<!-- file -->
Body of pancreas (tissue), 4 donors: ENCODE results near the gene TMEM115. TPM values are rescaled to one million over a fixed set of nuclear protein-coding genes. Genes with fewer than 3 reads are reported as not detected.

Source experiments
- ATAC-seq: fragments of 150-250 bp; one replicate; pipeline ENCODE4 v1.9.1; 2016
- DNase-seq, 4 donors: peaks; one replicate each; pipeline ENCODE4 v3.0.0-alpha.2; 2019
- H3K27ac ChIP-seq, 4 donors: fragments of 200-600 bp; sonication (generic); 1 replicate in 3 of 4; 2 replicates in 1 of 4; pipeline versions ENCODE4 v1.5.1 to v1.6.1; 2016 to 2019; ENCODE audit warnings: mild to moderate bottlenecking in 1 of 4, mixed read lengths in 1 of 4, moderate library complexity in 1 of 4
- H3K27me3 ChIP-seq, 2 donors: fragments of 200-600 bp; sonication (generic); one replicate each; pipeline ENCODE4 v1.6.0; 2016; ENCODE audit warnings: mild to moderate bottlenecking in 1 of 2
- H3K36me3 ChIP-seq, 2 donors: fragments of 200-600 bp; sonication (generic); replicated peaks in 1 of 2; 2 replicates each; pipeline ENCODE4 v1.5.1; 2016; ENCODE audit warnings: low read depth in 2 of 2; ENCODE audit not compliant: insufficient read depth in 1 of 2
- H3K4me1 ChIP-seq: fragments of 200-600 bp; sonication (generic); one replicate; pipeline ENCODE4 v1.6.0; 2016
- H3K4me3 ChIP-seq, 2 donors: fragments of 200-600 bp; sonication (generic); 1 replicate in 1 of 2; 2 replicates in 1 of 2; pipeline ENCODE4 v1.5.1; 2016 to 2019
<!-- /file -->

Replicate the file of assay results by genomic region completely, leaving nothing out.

Body of pancreas (tissue), 4 donors: ENCODE results near the gene TMEM115. TPM values are rescaled to one million over a fixed set of nuclear protein-coding genes. Genes with fewer than 3 reads are reported as not detected.

Source experiments
- ATAC-seq: fragments of 150-250 bp; one replicate; pipeline ENCODE4 v1.9.1; 2016
- DNase-seq, 4 donors: peaks; one replicate each; pipeline ENCODE4 v3.0.0-alpha.2; 2019
- H3K27ac ChIP-seq, 4 donors: fragments of 200-600 bp; sonication (generic); 1 replicate in 3 of 4; 2 replicates in 1 of 4; pipeline versions ENCODE4 v1.5.1 to v1.6.1; 2016 to 2019; ENCODE audit warnings: mild to moderate bottlenecking in 1 of 4, mixed read lengths in 1 of 4, moderate library complexity in 1 of 4
- H3K27me3 ChIP-seq, 2 donors: fragments of 200-600 bp; sonication (generic); one replicate each; pipeline ENCODE4 v1.6.0; 2016; ENCODE audit warnings: mild to moderate bottlenecking in 1 of 2
- H3K36me3 ChIP-seq, 2 donors: fragments of 200-600 bp; sonication (generic); replicated peaks in 1 of 2; 2 replicates each; pipeline ENCODE4 v1.5.1; 2016; ENCODE audit warnings: low read depth in 2 of 2; ENCODE audit not compliant: insufficient read depth in 1 of 2
- H3K4me1 ChIP-seq: fragments of 200-600 bp; sonication (generic); one replicate; pipeline ENCODE4 v1.6.0; 2016
- H3K4me3 ChIP-seq, 2 donors: fragments of 200-600 bp; sonication (generic); 1 replicate in 1 of 2; 2 replicates in 1 of 2; pipeline ENCODE4 v1.5.1; 2016 to 2019